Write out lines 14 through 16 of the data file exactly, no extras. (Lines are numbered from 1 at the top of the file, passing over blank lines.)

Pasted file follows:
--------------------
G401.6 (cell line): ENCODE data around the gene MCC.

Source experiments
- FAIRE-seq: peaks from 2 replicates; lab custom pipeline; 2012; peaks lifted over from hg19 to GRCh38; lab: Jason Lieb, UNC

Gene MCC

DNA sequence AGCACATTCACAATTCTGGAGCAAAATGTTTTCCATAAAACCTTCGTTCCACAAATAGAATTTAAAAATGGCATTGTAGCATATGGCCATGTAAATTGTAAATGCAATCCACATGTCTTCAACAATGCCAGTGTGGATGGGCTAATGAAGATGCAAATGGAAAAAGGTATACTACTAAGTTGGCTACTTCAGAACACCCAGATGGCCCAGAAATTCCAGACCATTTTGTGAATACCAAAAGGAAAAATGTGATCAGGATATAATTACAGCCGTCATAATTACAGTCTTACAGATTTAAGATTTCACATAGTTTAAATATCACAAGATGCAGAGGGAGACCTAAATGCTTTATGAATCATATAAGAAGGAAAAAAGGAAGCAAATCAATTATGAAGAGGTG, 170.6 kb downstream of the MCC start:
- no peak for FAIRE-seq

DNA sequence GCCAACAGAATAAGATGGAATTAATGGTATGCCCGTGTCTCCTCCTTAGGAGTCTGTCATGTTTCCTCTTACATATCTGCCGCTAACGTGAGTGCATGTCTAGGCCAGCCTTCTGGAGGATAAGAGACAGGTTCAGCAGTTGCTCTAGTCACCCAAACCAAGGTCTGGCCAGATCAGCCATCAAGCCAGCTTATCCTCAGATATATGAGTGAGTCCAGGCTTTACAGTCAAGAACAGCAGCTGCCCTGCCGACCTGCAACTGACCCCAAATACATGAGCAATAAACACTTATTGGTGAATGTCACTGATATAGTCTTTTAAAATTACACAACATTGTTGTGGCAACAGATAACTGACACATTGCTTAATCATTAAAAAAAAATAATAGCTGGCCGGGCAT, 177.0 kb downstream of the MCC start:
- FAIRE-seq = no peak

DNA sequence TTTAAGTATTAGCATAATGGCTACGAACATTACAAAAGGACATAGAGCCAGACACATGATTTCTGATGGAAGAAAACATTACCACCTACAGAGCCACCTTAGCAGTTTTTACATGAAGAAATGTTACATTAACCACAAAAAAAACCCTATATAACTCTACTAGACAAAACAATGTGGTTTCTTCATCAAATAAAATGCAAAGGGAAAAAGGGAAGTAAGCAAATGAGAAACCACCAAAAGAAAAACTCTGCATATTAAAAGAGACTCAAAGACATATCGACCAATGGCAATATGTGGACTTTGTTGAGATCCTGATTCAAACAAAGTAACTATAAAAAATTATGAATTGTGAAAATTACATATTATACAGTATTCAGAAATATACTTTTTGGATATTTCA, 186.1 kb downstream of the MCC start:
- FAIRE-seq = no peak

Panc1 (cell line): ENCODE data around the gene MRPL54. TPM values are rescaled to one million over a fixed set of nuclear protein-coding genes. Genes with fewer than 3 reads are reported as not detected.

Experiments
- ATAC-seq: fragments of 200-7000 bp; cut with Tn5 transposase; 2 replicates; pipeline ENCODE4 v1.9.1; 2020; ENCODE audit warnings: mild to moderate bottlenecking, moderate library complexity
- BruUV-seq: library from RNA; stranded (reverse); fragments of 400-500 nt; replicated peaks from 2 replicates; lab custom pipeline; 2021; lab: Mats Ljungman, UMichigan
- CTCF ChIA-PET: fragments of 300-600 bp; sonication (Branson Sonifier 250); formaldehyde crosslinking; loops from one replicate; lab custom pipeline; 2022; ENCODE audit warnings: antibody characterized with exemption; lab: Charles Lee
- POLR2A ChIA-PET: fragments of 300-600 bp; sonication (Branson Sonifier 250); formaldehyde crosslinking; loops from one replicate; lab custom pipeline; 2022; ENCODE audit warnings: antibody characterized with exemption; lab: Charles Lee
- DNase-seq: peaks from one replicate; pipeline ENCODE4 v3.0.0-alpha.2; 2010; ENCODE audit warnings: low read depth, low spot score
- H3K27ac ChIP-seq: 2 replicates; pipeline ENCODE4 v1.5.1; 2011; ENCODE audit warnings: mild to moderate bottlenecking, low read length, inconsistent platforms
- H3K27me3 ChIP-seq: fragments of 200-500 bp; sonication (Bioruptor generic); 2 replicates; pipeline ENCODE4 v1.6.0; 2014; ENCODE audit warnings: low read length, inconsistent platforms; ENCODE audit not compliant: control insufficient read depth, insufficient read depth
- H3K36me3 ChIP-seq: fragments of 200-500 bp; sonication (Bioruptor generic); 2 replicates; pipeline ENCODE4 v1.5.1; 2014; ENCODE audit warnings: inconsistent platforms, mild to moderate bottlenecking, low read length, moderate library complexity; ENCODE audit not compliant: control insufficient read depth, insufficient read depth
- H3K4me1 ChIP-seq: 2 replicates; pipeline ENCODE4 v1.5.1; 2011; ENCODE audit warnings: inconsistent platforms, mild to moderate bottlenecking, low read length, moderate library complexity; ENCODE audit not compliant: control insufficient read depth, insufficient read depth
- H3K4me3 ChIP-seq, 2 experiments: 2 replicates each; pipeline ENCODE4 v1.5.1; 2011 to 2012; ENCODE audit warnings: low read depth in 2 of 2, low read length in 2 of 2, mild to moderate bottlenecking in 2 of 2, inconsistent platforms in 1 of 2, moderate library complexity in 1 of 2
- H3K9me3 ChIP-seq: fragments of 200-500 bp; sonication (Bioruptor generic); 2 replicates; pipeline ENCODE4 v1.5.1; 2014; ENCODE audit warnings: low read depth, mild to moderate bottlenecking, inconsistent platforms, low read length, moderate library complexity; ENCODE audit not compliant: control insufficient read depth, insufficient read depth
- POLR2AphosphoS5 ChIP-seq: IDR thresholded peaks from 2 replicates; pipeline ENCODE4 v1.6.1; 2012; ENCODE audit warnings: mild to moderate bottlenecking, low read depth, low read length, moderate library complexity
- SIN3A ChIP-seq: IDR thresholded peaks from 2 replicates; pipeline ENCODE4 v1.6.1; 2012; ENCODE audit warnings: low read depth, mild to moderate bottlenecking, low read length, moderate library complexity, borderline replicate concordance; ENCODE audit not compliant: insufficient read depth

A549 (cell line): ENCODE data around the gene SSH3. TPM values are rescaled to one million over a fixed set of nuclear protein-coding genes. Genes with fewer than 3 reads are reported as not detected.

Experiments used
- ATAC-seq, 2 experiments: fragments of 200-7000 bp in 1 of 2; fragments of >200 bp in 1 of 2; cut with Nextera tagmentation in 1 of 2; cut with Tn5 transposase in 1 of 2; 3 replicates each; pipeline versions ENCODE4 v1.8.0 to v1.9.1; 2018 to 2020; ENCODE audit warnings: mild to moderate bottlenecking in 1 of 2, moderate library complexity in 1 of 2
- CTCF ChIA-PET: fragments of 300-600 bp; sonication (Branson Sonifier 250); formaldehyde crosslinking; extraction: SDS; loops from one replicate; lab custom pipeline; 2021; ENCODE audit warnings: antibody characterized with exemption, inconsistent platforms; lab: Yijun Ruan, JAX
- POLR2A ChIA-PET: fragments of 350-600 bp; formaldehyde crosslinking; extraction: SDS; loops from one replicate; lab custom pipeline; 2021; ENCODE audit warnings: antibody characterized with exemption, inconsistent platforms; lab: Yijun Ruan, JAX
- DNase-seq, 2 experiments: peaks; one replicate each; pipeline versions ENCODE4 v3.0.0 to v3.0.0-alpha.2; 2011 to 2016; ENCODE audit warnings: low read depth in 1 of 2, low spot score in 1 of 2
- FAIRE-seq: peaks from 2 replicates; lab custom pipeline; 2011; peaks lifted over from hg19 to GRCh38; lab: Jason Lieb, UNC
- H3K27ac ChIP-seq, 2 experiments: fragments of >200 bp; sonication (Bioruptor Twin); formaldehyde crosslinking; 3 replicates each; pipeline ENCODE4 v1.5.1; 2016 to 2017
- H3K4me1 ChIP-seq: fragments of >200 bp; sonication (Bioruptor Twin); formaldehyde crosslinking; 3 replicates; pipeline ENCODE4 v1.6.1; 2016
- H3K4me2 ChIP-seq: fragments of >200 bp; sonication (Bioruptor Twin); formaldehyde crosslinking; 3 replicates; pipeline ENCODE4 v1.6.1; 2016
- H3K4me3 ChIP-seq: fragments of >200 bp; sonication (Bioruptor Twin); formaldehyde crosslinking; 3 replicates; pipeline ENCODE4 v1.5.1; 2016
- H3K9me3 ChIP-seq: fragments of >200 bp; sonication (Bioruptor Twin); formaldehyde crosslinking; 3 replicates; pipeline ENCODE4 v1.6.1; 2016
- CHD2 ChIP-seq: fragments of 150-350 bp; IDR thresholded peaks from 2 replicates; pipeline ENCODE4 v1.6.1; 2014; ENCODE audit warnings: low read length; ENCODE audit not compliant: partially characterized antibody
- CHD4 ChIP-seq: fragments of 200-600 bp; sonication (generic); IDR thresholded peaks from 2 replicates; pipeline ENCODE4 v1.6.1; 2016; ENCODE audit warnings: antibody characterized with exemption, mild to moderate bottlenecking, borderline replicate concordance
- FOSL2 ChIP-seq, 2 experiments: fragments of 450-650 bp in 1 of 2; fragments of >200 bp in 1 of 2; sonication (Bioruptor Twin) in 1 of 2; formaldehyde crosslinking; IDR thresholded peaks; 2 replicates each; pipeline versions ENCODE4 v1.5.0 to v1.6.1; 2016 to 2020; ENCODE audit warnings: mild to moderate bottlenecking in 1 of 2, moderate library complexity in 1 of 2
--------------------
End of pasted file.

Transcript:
- BruUV-seq: library from RNA; stranded (reverse); fragments of 400-500 nt; replicated peaks from 2 replicates; lab custom pipeline; 2021; lab: Mats Ljungman, UMichigan
- CTCF ChIA-PET: fragments of 300-600 bp; sonication (Branson Sonifier 250); formaldehyde crosslinking; loops from one replicate; lab custom pipeline; 2022; ENCODE audit warnings: antibody characterized with exemption; lab: Charles Lee
- POLR2A ChIA-PET: fragments of 300-600 bp; sonication (Branson Sonifier 250); formaldehyde crosslinking; loops from one replicate; lab custom pipeline; 2022; ENCODE audit warnings: antibody characterized with exemption; lab: Charles Lee